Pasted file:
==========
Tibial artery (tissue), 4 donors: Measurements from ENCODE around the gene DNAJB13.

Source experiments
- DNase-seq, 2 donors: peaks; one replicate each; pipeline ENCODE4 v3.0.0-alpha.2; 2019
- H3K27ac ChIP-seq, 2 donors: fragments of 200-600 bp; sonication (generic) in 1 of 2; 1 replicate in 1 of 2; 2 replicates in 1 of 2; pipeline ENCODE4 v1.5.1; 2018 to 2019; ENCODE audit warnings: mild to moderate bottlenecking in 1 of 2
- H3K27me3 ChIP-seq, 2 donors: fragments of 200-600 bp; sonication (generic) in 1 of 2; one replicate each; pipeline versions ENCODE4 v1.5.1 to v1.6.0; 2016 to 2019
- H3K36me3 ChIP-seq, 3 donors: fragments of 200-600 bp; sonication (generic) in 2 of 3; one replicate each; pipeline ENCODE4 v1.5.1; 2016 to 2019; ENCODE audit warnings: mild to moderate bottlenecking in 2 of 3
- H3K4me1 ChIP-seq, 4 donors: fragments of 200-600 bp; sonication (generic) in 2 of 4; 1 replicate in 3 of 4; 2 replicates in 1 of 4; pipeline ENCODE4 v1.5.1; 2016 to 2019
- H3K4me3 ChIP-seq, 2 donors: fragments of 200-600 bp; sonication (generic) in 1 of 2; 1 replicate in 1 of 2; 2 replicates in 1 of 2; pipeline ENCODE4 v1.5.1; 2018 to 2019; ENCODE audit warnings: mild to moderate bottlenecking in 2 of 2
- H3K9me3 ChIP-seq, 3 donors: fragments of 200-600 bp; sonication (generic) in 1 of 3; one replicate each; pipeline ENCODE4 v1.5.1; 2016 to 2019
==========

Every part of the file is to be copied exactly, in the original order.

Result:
Tibial artery (tissue), 4 donors: Measurements from ENCODE around the gene DNAJB13.

Source experiments
- DNase-seq, 2 donors: peaks; one replicate each; pipeline ENCODE4 v3.0.0-alpha.2; 2019
- H3K27ac ChIP-seq, 2 donors: fragments of 200-600 bp; sonication (generic) in 1 of 2; 1 replicate in 1 of 2; 2 replicates in 1 of 2; pipeline ENCODE4 v1.5.1; 2018 to 2019; ENCODE audit warnings: mild to moderate bottlenecking in 1 of 2
- H3K27me3 ChIP-seq, 2 donors: fragments of 200-600 bp; sonication (generic) in 1 of 2; one replicate each; pipeline versions ENCODE4 v1.5.1 to v1.6.0; 2016 to 2019
- H3K36me3 ChIP-seq, 3 donors: fragments of 200-600 bp; sonication (generic) in 2 of 3; one replicate each; pipeline ENCODE4 v1.5.1; 2016 to 2019; ENCODE audit warnings: mild to moderate bottlenecking in 2 of 3
- H3K4me1 ChIP-seq, 4 donors: fragments of 200-600 bp; sonication (generic) in 2 of 4; 1 replicate in 3 of 4; 2 replicates in 1 of 4; pipeline ENCODE4 v1.5.1; 2016 to 2019
- H3K4me3 ChIP-seq, 2 donors: fragments of 200-600 bp; sonication (generic) in 1 of 2; 1 replicate in 1 of 2; 2 replicates in 1 of 2; pipeline ENCODE4 v1.5.1; 2018 to 2019; ENCODE audit warnings: mild to moderate bottlenecking in 2 of 2
- H3K9me3 ChIP-seq, 3 donors: fragments of 200-600 bp; sonication (generic) in 1 of 3; one replicate each; pipeline ENCODE4 v1.5.1; 2016 to 2019